719

vairable => variable

721

Why checking whether it's a constant? Shouldn't you check whether it is an array index? My understanding is, the offsets of structure indices (which are guaranteed to be constant) and the constant offsets of array indices are already counted in accumulativeByteOffsets, and now you only need to rebuild the variadic part of the array indices.

726

{ at the end

730

} else {

744

The meaning of "simpler" here is unclear.

779

ditto. See Line 721

784

ditto. curly brackets.

797

{

801

}

827

Why do we need to check LowerGEP here? My understanding is, even when LowerGEP is set, +AccumulativeByteOffset will still become part of the lowered GEPs or arithmetics (see how transformToSimplerGEPs create a GEP with offset AccumulativeByteOffset, and how transformToArithmetics create an add with offset AccumulativeByteOffset). Shouldn't we still check whether this offset can be nicely folded into an addressing mode?

836

// ... in each sequential index

Emphasizing you only remove constant offsets from sequential indices is important, because the behavior here is slightly different from accumulateByteOffset which looks into both sequential and struct indices.

You also need to explain why removing constant offsets in struct field index here is dangerous, and mention the transformXXX functions will take care of that.

863

Run these transformXXX functions before GEP->setIsInBounds(false) seems wrong to me, because transformXXX may treat off-bound GEPs as inbound and add nsw flags incorrectly.

866

"such form" is too obscure

889

The more I look at these two functions, the more strongly I believe we should merge them. Especially, after you get rid of ResultIndices, you probably only need to check LowerGEP once in the merged function. No?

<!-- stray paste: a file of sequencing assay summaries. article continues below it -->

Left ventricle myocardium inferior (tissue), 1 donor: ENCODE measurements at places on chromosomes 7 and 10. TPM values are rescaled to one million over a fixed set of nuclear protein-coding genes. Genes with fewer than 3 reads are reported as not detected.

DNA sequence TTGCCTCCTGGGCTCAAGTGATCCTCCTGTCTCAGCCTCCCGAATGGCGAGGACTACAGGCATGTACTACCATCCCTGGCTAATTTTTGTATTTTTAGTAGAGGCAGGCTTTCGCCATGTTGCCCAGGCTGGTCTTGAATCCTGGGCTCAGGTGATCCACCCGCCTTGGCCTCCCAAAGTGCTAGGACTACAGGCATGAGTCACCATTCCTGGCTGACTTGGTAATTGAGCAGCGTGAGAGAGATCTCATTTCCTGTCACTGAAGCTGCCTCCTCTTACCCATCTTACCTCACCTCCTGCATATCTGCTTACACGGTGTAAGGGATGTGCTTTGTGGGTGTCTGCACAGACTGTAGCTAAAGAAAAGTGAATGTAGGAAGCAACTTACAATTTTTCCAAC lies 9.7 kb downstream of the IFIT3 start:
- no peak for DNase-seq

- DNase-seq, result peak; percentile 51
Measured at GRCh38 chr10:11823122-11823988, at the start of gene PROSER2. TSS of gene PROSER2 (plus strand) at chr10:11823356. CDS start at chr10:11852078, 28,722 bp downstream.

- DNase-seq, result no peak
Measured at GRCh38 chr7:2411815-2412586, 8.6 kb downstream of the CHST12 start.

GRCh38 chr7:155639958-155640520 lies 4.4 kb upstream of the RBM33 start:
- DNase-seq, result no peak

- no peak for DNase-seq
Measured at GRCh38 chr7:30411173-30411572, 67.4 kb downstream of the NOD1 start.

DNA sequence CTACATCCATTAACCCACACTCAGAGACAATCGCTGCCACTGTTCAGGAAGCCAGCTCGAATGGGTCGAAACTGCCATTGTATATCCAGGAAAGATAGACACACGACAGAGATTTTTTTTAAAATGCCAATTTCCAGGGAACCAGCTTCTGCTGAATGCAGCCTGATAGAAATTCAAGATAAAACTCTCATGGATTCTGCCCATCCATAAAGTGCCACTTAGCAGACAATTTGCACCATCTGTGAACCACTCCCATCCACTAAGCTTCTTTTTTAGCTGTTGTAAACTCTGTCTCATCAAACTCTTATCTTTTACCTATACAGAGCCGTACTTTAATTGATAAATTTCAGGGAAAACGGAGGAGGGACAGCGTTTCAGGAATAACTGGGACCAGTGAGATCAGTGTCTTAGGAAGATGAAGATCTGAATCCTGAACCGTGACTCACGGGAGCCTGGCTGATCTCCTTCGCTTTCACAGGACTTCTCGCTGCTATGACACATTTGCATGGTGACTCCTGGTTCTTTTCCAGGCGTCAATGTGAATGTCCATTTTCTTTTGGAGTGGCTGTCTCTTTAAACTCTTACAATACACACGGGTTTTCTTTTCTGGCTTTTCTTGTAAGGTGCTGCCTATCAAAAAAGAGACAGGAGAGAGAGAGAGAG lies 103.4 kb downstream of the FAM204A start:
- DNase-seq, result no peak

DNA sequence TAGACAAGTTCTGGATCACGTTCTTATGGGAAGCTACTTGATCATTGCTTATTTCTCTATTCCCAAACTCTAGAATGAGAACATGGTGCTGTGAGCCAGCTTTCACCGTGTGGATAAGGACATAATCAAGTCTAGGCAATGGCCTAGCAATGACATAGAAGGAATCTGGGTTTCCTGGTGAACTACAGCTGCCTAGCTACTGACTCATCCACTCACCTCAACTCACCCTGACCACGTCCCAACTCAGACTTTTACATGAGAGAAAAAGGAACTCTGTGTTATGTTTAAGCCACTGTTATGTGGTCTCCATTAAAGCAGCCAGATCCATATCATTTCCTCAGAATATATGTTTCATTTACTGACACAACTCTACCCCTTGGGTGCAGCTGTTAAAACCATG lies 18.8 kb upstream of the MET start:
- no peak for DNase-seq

1016

I'm confused. Check my comment on the line

if (!isa<ConstantInt>(GEP->getOperand(I)))

and if my comment there makes sense I'll come back here.

HaoLiu updated this revision to Diff 16027.EditedNov 10 2014, 10:28 PM
In D5864#39, @jingyue wrote:

I see what's going on: you only extract constant offsets from array indices, and leave struct indices in those transformXXX functions. Thanks for clarification! I think that's worth some comment though, and I will point that out in my inline comments.

Hi Jingyue,

Thanks for your detailed comments, which are really very helpful. I've refactored the patch and attached.
Review please.

Thanks,
-Hao

lib/Transforms/Scalar/SeparateConstOffsetFromGEP.cpp
721

Yes, you are right. I'll add comments to explain this.

827

I think even a pointer plus a constant index can not be matched in an addressing mode, it is worth to lower a GEP with multiple indices. Because we can do optimizations on the variable indices. Also if the constant index is extracted from multiple indices, the result looks better than the original GEP.